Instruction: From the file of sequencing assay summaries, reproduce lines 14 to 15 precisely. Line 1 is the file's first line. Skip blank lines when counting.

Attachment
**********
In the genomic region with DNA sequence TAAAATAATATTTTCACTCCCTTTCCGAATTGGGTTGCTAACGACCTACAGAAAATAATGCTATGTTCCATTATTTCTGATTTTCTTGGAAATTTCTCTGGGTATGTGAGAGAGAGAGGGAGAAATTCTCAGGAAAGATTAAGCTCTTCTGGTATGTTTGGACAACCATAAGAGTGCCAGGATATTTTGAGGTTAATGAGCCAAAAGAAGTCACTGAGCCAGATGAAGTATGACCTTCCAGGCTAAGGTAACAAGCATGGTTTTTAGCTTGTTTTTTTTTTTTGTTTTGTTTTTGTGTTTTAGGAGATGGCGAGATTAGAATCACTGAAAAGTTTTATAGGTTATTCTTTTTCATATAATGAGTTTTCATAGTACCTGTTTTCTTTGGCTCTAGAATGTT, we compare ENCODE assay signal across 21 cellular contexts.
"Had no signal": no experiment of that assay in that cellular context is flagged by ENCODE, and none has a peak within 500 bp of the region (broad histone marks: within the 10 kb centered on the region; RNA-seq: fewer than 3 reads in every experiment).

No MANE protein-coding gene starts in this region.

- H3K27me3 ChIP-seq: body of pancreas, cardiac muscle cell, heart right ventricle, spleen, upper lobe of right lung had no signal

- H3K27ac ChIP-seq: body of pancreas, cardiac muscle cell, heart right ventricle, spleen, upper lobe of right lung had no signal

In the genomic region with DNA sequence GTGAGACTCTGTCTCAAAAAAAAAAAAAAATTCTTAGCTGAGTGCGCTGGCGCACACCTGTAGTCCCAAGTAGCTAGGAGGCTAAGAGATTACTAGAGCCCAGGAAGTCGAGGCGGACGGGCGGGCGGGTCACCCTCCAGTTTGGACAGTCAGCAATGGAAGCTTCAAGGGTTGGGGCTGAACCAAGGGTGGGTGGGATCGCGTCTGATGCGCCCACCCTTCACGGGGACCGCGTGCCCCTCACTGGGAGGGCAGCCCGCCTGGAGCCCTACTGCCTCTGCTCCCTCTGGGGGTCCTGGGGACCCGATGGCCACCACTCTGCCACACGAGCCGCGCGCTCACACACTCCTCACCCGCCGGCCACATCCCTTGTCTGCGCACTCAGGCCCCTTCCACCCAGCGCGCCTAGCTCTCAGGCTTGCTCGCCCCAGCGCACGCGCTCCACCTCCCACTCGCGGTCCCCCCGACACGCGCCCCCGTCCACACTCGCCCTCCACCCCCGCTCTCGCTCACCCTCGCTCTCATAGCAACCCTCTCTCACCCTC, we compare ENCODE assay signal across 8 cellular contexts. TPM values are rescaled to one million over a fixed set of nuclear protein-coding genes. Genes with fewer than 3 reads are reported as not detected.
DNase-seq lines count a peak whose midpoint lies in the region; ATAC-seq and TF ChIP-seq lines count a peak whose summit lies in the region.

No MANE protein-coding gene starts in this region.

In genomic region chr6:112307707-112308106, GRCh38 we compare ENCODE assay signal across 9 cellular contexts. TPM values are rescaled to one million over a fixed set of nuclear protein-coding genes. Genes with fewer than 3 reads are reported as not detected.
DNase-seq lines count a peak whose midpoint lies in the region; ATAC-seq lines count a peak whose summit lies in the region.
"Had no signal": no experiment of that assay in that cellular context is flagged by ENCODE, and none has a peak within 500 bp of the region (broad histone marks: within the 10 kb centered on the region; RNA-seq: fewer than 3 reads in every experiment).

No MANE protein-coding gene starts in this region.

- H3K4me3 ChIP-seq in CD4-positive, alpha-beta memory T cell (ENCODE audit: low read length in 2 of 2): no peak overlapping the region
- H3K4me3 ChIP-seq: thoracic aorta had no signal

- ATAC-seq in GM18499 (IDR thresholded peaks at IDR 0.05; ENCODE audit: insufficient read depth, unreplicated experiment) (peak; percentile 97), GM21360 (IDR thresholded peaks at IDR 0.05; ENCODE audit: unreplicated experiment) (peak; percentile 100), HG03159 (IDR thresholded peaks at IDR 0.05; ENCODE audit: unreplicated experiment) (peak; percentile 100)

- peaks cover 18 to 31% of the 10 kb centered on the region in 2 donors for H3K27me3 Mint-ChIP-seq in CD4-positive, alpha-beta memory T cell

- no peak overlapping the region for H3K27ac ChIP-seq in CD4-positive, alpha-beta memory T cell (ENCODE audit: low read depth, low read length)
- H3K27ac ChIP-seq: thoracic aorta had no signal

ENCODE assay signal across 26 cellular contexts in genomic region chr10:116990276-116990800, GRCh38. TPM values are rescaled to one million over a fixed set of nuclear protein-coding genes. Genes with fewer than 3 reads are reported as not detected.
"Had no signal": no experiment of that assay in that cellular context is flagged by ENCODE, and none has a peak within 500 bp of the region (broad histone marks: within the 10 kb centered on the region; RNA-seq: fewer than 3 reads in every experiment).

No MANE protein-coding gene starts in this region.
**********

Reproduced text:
- H3K4me3 ChIP-seq: thoracic aorta had no signal

- ATAC-seq in GM18499 (IDR thresholded peaks at IDR 0.05; ENCODE audit: insufficient read depth, unreplicated experiment) (peak; percentile 97), GM21360 (IDR thresholded peaks at IDR 0.05; ENCODE audit: unreplicated experiment) (peak; percentile 100), HG03159 (IDR thresholded peaks at IDR 0.05; ENCODE audit: unreplicated experiment) (peak; percentile 100)